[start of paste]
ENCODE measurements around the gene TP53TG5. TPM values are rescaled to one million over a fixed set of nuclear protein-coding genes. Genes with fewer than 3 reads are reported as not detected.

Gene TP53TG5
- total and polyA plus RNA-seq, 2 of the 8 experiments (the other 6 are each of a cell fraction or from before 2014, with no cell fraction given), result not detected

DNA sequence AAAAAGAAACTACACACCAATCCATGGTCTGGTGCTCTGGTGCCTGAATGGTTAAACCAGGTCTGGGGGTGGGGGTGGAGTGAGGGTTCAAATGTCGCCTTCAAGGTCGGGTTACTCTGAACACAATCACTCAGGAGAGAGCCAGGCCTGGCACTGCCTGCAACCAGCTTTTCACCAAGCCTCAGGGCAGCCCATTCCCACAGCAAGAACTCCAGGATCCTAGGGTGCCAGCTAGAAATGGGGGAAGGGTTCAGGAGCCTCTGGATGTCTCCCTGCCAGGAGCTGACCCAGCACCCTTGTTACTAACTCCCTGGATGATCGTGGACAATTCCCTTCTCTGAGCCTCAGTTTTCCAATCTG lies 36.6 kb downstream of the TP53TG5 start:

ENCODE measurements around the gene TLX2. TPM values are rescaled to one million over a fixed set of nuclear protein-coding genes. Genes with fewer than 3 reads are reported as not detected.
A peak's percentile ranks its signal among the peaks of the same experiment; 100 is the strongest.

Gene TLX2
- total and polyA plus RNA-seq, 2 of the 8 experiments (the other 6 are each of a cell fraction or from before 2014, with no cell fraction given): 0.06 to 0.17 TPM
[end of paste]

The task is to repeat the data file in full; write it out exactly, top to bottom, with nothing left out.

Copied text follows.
ENCODE measurements around the gene TP53TG5. TPM values are rescaled to one million over a fixed set of nuclear protein-coding genes. Genes with fewer than 3 reads are reported as not detected.

Gene TP53TG5
- total and polyA plus RNA-seq, 2 of the 8 experiments (the other 6 are each of a cell fraction or from before 2014, with no cell fraction given), result not detected

DNA sequence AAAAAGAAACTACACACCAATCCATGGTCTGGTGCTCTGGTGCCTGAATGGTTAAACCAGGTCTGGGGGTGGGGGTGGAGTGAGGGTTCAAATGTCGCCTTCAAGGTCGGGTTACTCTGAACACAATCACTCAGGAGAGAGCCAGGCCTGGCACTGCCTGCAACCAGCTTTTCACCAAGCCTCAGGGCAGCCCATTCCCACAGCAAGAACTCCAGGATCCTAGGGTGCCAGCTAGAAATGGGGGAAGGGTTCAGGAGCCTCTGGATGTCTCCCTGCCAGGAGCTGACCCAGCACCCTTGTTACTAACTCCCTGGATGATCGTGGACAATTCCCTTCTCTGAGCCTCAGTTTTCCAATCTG lies 36.6 kb downstream of the TP53TG5 start:

ENCODE measurements around the gene TLX2. TPM values are rescaled to one million over a fixed set of nuclear protein-coding genes. Genes with fewer than 3 reads are reported as not detected.
A peak's percentile ranks its signal among the peaks of the same experiment; 100 is the strongest.

Gene TLX2
- total and polyA plus RNA-seq, 2 of the 8 experiments (the other 6 are each of a cell fraction or from before 2014, with no cell fraction given): 0.06 to 0.17 TPM